It’s an eternal struggle that gets played out at dinner tables everywhere. On the plate, along with some macaroni and cheese and a couple pieces of fried chicken, sit five lonely broccoli florets, steamed to a bright green and lightly seasoned with salt, pepper, and maybe a little lemon juice. The chicken pieces and the mac and cheese will clear away, no doubt, but those florets will remain untouched. Above them, a parent bargains, pleads, and ultimately threatens to withhold dessert (or a night of video games) unless they get eaten.
Yes, it’s the struggle of getting kids to eat their veggies. No matter how appetizing they are to adults, kids must be genetically averse to some of the best food ever known, which fill their bodies with all kinds of nutritious stuff they need to grow strong.
So why do kids dislike veggies? According to Juliette Steen of The Huffington Post, it largely has more to do with the bitterness in some vegetables such as broccoli and Brussels sprouts, two of the most nutritious vegetables on the planet! But our taste buds are actually conditioned to react negatively because we have a built-in aversion to bitter and sour tastes. Consider, too, that many veggies are cooked in ways that make them unappealing to kids.
Kids definitely love fruit, especially apples, along with some vegetables such as corn and carrots, mainly because of their sweetness. But if we’re to get our children interested in eating other vegetables that have a taste that might be too bitter for them, we need to present them differently — and not just on the plate. Here are just a few ways to try.
Go to a Farmers Market and Introduce the Raw Versions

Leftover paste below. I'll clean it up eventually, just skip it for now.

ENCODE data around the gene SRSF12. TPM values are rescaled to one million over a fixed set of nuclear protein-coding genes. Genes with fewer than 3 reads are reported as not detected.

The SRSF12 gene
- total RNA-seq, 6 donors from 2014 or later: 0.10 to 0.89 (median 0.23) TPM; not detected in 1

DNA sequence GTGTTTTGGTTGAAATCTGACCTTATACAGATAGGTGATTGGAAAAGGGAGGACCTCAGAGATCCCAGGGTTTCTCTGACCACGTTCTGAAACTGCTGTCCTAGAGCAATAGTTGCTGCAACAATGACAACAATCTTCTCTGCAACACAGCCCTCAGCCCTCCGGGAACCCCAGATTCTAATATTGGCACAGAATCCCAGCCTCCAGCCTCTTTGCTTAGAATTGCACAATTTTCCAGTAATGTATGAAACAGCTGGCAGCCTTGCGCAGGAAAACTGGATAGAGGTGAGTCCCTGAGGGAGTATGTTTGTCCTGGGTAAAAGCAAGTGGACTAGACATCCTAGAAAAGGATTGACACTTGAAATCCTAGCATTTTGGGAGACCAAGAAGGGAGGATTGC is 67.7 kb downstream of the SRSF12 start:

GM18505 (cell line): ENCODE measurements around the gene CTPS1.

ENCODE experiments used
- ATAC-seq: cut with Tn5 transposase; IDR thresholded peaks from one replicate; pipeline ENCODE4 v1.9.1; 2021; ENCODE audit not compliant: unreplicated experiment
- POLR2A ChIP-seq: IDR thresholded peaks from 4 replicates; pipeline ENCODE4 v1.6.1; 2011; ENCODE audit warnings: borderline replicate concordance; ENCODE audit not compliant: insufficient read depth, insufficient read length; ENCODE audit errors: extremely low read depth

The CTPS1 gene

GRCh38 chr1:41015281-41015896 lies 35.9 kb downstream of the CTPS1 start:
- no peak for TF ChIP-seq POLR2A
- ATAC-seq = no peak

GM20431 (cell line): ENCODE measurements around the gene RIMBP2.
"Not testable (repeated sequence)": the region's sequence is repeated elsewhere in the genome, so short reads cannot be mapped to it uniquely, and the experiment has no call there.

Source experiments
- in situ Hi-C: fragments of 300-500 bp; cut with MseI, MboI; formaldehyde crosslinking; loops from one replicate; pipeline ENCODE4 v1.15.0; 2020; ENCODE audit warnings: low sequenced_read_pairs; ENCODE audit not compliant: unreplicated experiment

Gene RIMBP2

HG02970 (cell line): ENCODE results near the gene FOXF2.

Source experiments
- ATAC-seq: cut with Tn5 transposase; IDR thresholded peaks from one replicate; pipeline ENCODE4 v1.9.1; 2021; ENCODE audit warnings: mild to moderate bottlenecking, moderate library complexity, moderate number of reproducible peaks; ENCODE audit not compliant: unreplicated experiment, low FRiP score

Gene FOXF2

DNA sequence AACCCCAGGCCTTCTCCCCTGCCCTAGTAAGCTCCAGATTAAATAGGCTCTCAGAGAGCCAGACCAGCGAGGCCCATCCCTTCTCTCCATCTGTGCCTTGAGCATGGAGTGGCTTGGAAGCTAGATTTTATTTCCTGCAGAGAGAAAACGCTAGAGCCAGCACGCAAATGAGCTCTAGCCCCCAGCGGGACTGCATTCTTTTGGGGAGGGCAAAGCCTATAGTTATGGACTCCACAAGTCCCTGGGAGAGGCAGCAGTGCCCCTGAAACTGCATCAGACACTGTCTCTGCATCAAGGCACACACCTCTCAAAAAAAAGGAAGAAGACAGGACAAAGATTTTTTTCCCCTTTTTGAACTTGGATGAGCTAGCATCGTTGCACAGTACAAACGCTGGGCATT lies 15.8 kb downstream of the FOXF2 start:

Kids should be educated where vegetables actually come from. A visit to a farmers market connects them with real food. Ask them to find an unusual vegetable that looks interesting to them — preferably one that they haven’t had before — and talk with the grower about it. See if you can get a raw sample of it and discuss how you can prepare it for them. Search for recipes on the internet for that vegetable and see which one sounds best to the child. If they see the process from start to finish (that is, raw right from the ground to cooked and on their plates), they might form a deeper appreciation for vegetables.
Make Them Sweet
Two of the most kid-hated vegetables, kale and Brussels sprouts, are as bitter as they can be if you eat them raw. However, if you want to make them into the sweetest nutritious treats a kid can eat, then brown sugar is your secret weapon. You can bake Brussels sprouts with a sprinkle of brown sugar and a drizzle of balsamic vinegar for a sweet and tangy flavor that might appeal to some children. You can cook a batch of kale with some brown sugar, olive oil, almonds, chicken broth, and cranberries. The key? Have them watch you put the sugar on them as you cook. If the kids associate these vegetables with a sweet flavor instead of bitter, they’ll probably ask for seconds.
Grill ‘Em or Broil ‘Em
Amy Sowder of Chowhoun.com says roasting vegetables, whether on the grill or broiled in the oven, mellows the bitterness. All of their natural sugars are carmelized and come through. Plus, there’s that great smoky, toasty taste! If the vegetables are long or round enough, like carrots, quash, tomatoes, or even corn, you can place them directly on the grill or on a sheet pain under a broiler. For smaller vegetables like Brussels sprouts, it’s best to chop them up and wrap them in foil pouches — and don’t forget the brown sugar!
If we want our kids to love vegetables, remember that “bitter is bad.” The less bitter we prepare our veggies to present to our children, the more likely they will probably eat them.
Photo Credit: Pixabay.com
You can contact Gus via email using the form below[contact-form-7 404 "Not Found"]
Tags: Food, Great ideas, kids
The views expressed in this post are solely those of the author(s). The Soil and Health Library Inc. do not assume and hereby disclaim any liability to any party for any loss, damage, or disruption caused by errors or omissions, whether such errors or omissions result from negligence, accident, or any other cause